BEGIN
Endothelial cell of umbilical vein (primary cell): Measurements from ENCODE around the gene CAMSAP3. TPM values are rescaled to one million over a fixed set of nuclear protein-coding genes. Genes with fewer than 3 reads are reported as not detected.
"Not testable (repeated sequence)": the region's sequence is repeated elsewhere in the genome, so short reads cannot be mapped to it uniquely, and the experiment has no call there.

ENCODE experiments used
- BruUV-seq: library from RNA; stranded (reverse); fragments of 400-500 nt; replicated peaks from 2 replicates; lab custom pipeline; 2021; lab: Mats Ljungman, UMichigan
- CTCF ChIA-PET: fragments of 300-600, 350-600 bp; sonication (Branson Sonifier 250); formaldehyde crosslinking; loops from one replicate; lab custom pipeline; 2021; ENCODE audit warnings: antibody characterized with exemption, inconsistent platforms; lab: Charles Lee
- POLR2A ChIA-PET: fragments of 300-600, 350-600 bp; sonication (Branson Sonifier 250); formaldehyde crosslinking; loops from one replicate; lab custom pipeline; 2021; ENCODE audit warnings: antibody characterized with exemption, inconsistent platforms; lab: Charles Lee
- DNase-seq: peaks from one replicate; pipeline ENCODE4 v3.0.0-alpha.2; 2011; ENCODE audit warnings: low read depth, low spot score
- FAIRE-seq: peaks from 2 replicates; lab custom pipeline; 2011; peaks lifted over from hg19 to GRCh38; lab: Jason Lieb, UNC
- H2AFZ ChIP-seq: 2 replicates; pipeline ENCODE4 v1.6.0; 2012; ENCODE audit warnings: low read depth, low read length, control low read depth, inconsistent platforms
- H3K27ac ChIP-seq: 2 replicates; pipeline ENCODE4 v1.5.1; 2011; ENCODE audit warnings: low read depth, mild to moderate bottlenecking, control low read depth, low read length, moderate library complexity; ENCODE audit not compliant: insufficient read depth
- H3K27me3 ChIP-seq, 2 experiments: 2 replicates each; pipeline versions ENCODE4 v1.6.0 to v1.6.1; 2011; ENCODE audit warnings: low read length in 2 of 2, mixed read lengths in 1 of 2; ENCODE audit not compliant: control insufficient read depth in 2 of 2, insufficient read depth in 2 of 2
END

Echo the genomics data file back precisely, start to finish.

Endothelial cell of umbilical vein (primary cell): Measurements from ENCODE around the gene CAMSAP3. TPM values are rescaled to one million over a fixed set of nuclear protein-coding genes. Genes with fewer than 3 reads are reported as not detected.
"Not testable (repeated sequence)": the region's sequence is repeated elsewhere in the genome, so short reads cannot be mapped to it uniquely, and the experiment has no call there.

ENCODE experiments used
- BruUV-seq: library from RNA; stranded (reverse); fragments of 400-500 nt; replicated peaks from 2 replicates; lab custom pipeline; 2021; lab: Mats Ljungman, UMichigan
- CTCF ChIA-PET: fragments of 300-600, 350-600 bp; sonication (Branson Sonifier 250); formaldehyde crosslinking; loops from one replicate; lab custom pipeline; 2021; ENCODE audit warnings: antibody characterized with exemption, inconsistent platforms; lab: Charles Lee
- POLR2A ChIA-PET: fragments of 300-600, 350-600 bp; sonication (Branson Sonifier 250); formaldehyde crosslinking; loops from one replicate; lab custom pipeline; 2021; ENCODE audit warnings: antibody characterized with exemption, inconsistent platforms; lab: Charles Lee
- DNase-seq: peaks from one replicate; pipeline ENCODE4 v3.0.0-alpha.2; 2011; ENCODE audit warnings: low read depth, low spot score
- FAIRE-seq: peaks from 2 replicates; lab custom pipeline; 2011; peaks lifted over from hg19 to GRCh38; lab: Jason Lieb, UNC
- H2AFZ ChIP-seq: 2 replicates; pipeline ENCODE4 v1.6.0; 2012; ENCODE audit warnings: low read depth, low read length, control low read depth, inconsistent platforms
- H3K27ac ChIP-seq: 2 replicates; pipeline ENCODE4 v1.5.1; 2011; ENCODE audit warnings: low read depth, mild to moderate bottlenecking, control low read depth, low read length, moderate library complexity; ENCODE audit not compliant: insufficient read depth
- H3K27me3 ChIP-seq, 2 experiments: 2 replicates each; pipeline versions ENCODE4 v1.6.0 to v1.6.1; 2011; ENCODE audit warnings: low read length in 2 of 2, mixed read lengths in 1 of 2; ENCODE audit not compliant: control insufficient read depth in 2 of 2, insufficient read depth in 2 of 2